The sugar that built me: Belle Vue elders reflect 62 years on
By Shemuel Fanfair
Located in the environs of the former Wales Sugar Estate is the breezy community of Belle Vue, West Bank Demerara (WBD), a village which was built on sugar and thrived during the heyday of sugar production.
In fact, the village celebrated its 62nd year in existence this past year and was said to be the first and only pilot scheme established by the Bookers Sugar Estate, which ran the industry from the colonial era up to 1970.
The ‘Belle Vue Pilot Scheme’ as it was then known saw 57 male sugar workers and their families from various estates across East and West Demerara being transplanted to the WBD village under a project that made them sugar cane farmers. It was felt that once workers cultivated their own produce that they would sell the cane to the estate and industrial conflict would be minimised as farmers would not strike against themselves.
However, two of the estate workers turned farmers dropped out of the scheme shortly after and 55 remained. Today, all of those 55 couples have passed away – save for one of the wives, 86-year-old Jamonee Mangra, who resides on Third Street, Bellevue.
It was a regular and calm early afternoon when I met up with the soft-spoken but sharp mother of nine. It was after her lunch period and she sat by her downstairs window taking in the relaxing winds emanating from the Demerara River, which runs adjacent to the community.
She reminisced about married life to her husband, whose only name was Mangra. He died in April 1990 and Mrs Mangra recalled with ease that she and her husband were among the first set of occupants that moved into the scheme in August 1956.
“When I came on this street, it only had seven houses complete and the other ones bin a build on the opposite side. The others come March 1957. People come from far and near and all ah we come and live; some come from Grove, Diamond, all about … Manager tell we leh we come here and he ah gie we house for live. People always used to talk to each other,” she fondly recalled.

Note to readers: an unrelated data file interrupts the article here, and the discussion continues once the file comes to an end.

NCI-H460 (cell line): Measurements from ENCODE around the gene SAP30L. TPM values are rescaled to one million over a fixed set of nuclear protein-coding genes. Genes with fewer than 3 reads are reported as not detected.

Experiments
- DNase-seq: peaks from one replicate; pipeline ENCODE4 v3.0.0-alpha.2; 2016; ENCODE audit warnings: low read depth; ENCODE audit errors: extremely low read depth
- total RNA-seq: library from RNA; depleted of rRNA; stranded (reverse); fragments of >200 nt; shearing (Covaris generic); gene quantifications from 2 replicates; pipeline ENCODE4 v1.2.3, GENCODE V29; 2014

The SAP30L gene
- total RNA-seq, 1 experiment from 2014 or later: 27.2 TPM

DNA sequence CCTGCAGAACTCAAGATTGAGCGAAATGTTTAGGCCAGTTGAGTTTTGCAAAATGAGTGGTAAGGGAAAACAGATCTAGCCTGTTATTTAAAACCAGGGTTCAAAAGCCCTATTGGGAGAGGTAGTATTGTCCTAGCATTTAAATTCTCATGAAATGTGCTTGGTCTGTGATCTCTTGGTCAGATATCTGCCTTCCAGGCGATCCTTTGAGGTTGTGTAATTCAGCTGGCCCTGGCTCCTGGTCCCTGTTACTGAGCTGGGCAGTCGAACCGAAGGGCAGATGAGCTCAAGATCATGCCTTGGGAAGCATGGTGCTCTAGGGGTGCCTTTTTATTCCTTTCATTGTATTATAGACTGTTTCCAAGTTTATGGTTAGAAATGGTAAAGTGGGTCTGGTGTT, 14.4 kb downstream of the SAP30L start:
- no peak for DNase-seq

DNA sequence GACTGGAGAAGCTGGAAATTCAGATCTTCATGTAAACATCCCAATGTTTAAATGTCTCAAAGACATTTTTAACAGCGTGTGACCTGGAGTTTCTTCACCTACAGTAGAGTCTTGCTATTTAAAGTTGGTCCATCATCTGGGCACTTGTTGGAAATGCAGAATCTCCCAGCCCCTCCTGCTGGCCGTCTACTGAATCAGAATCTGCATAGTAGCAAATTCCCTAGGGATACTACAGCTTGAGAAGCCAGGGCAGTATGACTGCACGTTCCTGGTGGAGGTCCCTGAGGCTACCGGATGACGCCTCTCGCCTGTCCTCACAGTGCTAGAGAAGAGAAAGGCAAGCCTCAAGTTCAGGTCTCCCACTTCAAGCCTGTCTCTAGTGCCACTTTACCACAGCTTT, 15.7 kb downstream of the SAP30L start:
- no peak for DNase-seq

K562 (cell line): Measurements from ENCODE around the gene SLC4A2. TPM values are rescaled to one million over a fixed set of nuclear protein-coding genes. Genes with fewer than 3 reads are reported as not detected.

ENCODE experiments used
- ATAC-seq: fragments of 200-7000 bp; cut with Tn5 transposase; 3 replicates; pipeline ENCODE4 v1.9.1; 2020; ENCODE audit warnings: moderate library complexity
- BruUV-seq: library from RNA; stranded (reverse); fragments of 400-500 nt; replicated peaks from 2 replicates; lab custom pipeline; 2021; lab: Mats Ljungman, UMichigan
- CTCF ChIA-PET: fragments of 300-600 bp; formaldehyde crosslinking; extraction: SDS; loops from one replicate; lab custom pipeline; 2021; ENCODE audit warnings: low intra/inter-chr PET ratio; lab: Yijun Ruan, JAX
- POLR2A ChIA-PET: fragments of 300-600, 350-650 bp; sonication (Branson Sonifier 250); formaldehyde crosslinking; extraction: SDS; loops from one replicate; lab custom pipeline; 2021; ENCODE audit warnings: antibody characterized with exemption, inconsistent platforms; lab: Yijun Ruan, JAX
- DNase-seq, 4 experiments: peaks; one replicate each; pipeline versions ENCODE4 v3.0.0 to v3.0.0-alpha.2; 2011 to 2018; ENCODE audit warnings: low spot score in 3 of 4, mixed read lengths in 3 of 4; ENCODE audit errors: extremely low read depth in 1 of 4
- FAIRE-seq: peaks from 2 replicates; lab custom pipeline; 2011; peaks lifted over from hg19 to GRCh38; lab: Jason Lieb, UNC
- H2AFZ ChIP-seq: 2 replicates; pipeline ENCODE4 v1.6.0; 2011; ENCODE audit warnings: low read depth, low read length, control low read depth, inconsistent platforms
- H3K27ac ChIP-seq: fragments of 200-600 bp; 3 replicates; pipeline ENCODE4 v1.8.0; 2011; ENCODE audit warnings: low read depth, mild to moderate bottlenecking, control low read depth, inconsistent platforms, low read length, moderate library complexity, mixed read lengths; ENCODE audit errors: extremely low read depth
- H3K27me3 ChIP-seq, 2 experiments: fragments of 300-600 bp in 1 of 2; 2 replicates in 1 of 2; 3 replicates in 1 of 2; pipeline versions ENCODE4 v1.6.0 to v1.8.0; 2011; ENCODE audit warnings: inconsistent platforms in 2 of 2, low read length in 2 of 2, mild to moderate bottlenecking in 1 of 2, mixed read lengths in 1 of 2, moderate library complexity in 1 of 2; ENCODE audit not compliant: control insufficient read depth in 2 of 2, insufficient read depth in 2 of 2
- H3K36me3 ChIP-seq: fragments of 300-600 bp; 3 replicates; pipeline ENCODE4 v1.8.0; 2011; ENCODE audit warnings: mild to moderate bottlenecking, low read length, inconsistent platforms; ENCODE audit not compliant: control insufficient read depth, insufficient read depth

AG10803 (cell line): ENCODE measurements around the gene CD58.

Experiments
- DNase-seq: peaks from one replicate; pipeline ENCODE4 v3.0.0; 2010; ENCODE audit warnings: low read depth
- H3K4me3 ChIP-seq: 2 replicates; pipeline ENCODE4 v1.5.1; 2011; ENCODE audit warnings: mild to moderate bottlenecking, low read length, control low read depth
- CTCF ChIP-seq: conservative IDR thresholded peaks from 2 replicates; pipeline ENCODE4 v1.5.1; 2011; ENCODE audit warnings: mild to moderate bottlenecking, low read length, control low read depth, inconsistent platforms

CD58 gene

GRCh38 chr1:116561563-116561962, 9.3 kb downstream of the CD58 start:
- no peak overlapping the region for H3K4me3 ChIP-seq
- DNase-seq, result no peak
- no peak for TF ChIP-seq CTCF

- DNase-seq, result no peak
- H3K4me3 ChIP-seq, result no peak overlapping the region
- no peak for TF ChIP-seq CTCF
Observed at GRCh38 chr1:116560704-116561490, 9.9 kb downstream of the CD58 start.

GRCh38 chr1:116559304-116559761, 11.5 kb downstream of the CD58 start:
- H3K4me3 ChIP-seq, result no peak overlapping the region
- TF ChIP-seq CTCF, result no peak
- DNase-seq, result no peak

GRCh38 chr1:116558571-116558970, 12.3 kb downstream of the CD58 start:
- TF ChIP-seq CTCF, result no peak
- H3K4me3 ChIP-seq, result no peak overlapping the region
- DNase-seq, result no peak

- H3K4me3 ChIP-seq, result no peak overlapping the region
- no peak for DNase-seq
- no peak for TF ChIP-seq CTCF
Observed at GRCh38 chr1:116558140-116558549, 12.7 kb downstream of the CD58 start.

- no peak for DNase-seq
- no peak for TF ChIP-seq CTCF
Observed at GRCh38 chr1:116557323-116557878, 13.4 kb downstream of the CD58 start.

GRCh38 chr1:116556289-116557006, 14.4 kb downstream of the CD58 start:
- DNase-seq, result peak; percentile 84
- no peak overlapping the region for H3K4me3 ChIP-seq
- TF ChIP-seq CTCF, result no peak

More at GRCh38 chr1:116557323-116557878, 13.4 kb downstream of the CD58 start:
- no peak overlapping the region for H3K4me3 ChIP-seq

The elderly woman, who had a somewhat restrained smile, said that when she first came from Wales, she helped her husband plant cane. Those were arduous days which began around 03:00h when she prepared meals for her household. Jamonee was born near the Mahaica market area and went to Vriesland, WBD, at six years of age as a result of her father’s death.
Mrs Mangra bore 11 children from which five sons and four daughters remain alive. The elder explained that she has about 30 grandchildren, and multiple great-grandchildren and great-great grandchildren though providing the exact number was difficult. She, however, remembered clearly that all holidays in Belle Vue whether it was Christian, Hindu or Muslim would all be celebrated in togetherness.
“Ah we live together, we come together, ah we mattie … the world ah we own. All ah we come in this world as a family ‘cause God make ah we and who got passion got passion but me nah got passion,” the elderly woman stated with great fervency.
Today, she lives with her youngest child, who is in her 40s while her eldest child who lives overseas is in her 70s. Mrs Mangra said finally that she would most want to see cane being milled at the Wales Estate again as many of her children built their lives around the industry.
One of her neighbours, Ramnarine Ragaloo, 79, called “Uncle Aaron” was born in Grove, East Bank Demerara (EBD) and had many similar sentiments to Mangra regarding the unity that permeated Belle Vue. He said that at any time, neighbours or even strangers could visit various homes and be offered a meal. He indicated that as a teenaged lad, he was the last of his relatives to go over to Belle Vue shortly after the scheme was established.
Uncle Aaron said that while he lived at Grove, he worked at Diamond Estate throwing manure and started to plant cane at Belle Vue after he joined his parents, ‘Jasodra’ and ‘Ragaloo’. One of the amenities in these original 15 by 20 foot homes were indoor toilets and a sewerage system.
“When we come we had seven houses pun one line on the toilet system and every 20 minutes to half hour, the toilets flushed automatically,” Uncle Aaron explained, noting that there was an overhead tank that stored water, which also flowed to two stand pipes in every street.
When the scheme started there were no trees and the concrete two-storey houses included upstairs bedrooms that were 8 by 10 feet with a kitchen on the ground floor. Uncle Aaron saw the scheme as a developed place; however, he along with other residents said that many persons in the surrounding villages would aim remarks at them when they passed the villages on their bicycles, saying that Belle Vue’s inhabitants were living in prison.
“They would say ey! Belle Vue jail man’… people around didn’t like us much ‘cause them seh we feel we powerful more than them,” he recalled.
The father of six, who also has six grandchildren and five great-grandchildren, told Guyana Times that in the colonial days, they were paid $20 per week which had to suffice for a family of six or seven.